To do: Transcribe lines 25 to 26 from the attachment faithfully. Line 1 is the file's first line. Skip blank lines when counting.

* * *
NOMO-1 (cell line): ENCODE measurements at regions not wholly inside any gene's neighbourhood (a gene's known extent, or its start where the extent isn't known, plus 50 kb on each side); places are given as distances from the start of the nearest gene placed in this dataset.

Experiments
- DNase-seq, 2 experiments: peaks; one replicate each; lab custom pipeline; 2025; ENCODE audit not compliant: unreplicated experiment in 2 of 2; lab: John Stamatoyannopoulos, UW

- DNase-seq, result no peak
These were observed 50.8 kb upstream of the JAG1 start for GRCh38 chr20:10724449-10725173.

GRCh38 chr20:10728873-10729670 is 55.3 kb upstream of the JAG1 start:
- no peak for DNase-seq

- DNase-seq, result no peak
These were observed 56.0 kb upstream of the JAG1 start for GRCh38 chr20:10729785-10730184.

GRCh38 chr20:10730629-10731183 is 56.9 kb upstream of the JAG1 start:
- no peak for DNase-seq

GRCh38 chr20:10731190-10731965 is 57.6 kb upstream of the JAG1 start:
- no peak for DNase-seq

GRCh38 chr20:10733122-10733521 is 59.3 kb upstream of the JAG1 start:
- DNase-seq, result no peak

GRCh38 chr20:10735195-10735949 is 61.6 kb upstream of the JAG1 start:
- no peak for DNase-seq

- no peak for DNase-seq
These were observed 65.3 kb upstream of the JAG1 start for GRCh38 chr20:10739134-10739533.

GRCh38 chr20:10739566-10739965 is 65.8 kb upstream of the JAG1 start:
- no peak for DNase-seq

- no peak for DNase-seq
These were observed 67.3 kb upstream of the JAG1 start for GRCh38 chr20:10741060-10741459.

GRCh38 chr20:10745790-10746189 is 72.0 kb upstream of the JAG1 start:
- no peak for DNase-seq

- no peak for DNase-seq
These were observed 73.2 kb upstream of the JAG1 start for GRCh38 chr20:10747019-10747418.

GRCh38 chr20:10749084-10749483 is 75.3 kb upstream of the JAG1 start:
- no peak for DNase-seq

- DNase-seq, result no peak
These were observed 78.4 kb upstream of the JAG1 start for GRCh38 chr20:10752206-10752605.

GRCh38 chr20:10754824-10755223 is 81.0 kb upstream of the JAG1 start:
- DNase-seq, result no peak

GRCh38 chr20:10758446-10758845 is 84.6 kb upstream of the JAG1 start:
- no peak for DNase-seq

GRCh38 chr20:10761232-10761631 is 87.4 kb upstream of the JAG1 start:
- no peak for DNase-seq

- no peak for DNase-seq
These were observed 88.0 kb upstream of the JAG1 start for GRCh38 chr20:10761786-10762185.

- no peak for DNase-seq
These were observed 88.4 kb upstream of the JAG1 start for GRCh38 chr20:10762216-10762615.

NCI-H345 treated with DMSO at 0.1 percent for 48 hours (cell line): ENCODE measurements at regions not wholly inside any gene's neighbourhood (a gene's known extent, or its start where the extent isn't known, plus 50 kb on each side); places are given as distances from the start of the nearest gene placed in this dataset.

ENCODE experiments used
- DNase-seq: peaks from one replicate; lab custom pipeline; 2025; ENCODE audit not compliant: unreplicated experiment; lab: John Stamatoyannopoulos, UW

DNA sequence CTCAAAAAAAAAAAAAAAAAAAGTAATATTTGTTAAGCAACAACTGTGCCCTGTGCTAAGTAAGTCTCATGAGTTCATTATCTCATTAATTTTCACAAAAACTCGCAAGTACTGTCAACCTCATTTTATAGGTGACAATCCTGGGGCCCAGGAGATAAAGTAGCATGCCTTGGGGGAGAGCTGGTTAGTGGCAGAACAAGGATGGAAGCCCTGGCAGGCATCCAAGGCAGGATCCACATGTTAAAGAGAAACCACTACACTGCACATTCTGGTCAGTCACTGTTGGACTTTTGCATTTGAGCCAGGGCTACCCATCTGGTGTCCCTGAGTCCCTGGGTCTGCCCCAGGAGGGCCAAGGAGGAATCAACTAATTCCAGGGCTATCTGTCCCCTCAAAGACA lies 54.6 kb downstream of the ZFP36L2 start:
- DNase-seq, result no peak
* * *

- no peak for DNase-seq

- no peak for DNase-seq